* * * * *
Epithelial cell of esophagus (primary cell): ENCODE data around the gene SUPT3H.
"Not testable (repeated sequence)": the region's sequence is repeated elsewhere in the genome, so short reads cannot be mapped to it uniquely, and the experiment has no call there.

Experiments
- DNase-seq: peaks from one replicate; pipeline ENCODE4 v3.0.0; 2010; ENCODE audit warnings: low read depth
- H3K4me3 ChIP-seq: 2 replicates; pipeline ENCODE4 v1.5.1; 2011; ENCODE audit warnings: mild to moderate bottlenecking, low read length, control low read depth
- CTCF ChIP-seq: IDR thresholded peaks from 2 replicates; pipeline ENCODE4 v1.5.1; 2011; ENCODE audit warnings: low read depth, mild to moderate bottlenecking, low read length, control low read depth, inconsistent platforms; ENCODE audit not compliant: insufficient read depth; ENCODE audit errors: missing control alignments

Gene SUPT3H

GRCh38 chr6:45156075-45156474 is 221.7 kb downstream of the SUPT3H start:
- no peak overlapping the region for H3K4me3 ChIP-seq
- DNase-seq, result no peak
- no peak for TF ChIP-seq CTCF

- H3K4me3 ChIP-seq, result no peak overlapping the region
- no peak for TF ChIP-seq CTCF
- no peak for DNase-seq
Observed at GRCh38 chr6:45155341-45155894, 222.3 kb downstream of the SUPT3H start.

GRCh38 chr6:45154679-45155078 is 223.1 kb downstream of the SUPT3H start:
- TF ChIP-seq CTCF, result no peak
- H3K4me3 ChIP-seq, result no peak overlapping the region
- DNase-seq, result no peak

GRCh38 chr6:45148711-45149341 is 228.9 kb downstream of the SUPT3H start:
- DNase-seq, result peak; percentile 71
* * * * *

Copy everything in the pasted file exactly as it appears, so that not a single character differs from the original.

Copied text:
Epithelial cell of esophagus (primary cell): ENCODE data around the gene SUPT3H.
"Not testable (repeated sequence)": the region's sequence is repeated elsewhere in the genome, so short reads cannot be mapped to it uniquely, and the experiment has no call there.

Experiments
- DNase-seq: peaks from one replicate; pipeline ENCODE4 v3.0.0; 2010; ENCODE audit warnings: low read depth
- H3K4me3 ChIP-seq: 2 replicates; pipeline ENCODE4 v1.5.1; 2011; ENCODE audit warnings: mild to moderate bottlenecking, low read length, control low read depth
- CTCF ChIP-seq: IDR thresholded peaks from 2 replicates; pipeline ENCODE4 v1.5.1; 2011; ENCODE audit warnings: low read depth, mild to moderate bottlenecking, low read length, control low read depth, inconsistent platforms; ENCODE audit not compliant: insufficient read depth; ENCODE audit errors: missing control alignments

Gene SUPT3H

GRCh38 chr6:45156075-45156474 is 221.7 kb downstream of the SUPT3H start:
- no peak overlapping the region for H3K4me3 ChIP-seq
- DNase-seq, result no peak
- no peak for TF ChIP-seq CTCF

- H3K4me3 ChIP-seq, result no peak overlapping the region
- no peak for TF ChIP-seq CTCF
- no peak for DNase-seq
Observed at GRCh38 chr6:45155341-45155894, 222.3 kb downstream of the SUPT3H start.

GRCh38 chr6:45154679-45155078 is 223.1 kb downstream of the SUPT3H start:
- TF ChIP-seq CTCF, result no peak
- H3K4me3 ChIP-seq, result no peak overlapping the region
- DNase-seq, result no peak

GRCh38 chr6:45148711-45149341 is 228.9 kb downstream of the SUPT3H start:
- DNase-seq, result peak; percentile 71